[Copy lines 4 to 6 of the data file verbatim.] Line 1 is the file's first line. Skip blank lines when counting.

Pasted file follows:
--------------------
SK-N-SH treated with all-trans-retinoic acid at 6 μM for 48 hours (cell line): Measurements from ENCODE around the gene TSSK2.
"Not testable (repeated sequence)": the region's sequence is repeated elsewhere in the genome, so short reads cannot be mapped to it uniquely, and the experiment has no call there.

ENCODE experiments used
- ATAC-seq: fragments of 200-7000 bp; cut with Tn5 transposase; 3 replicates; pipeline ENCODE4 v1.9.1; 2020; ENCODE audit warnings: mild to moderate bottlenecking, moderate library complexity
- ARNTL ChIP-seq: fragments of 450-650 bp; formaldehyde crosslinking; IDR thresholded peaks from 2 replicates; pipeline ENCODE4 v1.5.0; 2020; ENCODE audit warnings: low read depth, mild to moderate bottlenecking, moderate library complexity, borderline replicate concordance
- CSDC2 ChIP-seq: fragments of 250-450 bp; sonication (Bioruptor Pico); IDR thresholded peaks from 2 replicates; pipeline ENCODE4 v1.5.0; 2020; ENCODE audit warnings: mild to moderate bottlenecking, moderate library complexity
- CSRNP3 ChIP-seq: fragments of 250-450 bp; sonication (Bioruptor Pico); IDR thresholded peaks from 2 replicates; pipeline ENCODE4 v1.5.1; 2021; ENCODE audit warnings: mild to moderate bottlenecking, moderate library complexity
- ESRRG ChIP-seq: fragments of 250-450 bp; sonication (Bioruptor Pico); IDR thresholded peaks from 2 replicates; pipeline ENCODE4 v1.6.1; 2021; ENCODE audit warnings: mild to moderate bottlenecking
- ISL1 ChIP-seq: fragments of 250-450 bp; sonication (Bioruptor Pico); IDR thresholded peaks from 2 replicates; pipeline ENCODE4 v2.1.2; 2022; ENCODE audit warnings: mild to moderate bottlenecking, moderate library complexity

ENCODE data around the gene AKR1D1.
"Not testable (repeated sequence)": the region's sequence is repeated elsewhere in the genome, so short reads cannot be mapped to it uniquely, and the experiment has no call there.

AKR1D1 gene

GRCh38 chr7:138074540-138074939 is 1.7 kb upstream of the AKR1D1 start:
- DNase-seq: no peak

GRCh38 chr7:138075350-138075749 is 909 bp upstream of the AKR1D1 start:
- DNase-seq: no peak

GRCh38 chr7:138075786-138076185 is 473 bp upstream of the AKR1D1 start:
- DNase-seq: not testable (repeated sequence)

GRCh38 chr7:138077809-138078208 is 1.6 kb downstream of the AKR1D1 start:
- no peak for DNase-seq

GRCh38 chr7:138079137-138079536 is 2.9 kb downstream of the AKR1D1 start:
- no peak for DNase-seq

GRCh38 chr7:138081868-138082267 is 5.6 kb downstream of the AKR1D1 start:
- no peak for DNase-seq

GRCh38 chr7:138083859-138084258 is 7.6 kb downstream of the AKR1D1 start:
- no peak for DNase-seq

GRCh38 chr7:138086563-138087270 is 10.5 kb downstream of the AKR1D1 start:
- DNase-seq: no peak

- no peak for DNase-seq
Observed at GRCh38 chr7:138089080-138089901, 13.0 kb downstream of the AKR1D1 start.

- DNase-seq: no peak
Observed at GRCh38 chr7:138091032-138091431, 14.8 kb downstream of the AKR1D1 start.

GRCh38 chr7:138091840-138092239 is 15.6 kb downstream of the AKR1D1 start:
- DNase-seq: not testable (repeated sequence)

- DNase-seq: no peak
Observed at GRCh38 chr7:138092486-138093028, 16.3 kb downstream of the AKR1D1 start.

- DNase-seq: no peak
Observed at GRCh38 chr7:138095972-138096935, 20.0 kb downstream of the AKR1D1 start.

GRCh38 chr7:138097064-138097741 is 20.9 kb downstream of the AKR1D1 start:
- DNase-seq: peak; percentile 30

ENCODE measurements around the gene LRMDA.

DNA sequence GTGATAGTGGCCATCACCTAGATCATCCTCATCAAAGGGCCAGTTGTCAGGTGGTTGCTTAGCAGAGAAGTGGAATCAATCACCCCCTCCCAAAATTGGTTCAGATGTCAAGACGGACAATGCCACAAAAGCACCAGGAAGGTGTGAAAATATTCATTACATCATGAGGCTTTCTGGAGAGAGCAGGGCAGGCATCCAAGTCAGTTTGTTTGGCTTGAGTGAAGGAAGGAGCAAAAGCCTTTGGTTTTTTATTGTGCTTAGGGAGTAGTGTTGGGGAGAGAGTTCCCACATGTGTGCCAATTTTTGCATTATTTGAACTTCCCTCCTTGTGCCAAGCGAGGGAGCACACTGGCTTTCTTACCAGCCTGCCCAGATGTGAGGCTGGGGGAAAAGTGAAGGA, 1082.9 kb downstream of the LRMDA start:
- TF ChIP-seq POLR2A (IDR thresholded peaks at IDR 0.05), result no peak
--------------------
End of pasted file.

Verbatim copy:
- ATAC-seq: fragments of 200-7000 bp; cut with Tn5 transposase; 3 replicates; pipeline ENCODE4 v1.9.1; 2020; ENCODE audit warnings: mild to moderate bottlenecking, moderate library complexity
- ARNTL ChIP-seq: fragments of 450-650 bp; formaldehyde crosslinking; IDR thresholded peaks from 2 replicates; pipeline ENCODE4 v1.5.0; 2020; ENCODE audit warnings: low read depth, mild to moderate bottlenecking, moderate library complexity, borderline replicate concordance
- CSDC2 ChIP-seq: fragments of 250-450 bp; sonication (Bioruptor Pico); IDR thresholded peaks from 2 replicates; pipeline ENCODE4 v1.5.0; 2020; ENCODE audit warnings: mild to moderate bottlenecking, moderate library complexity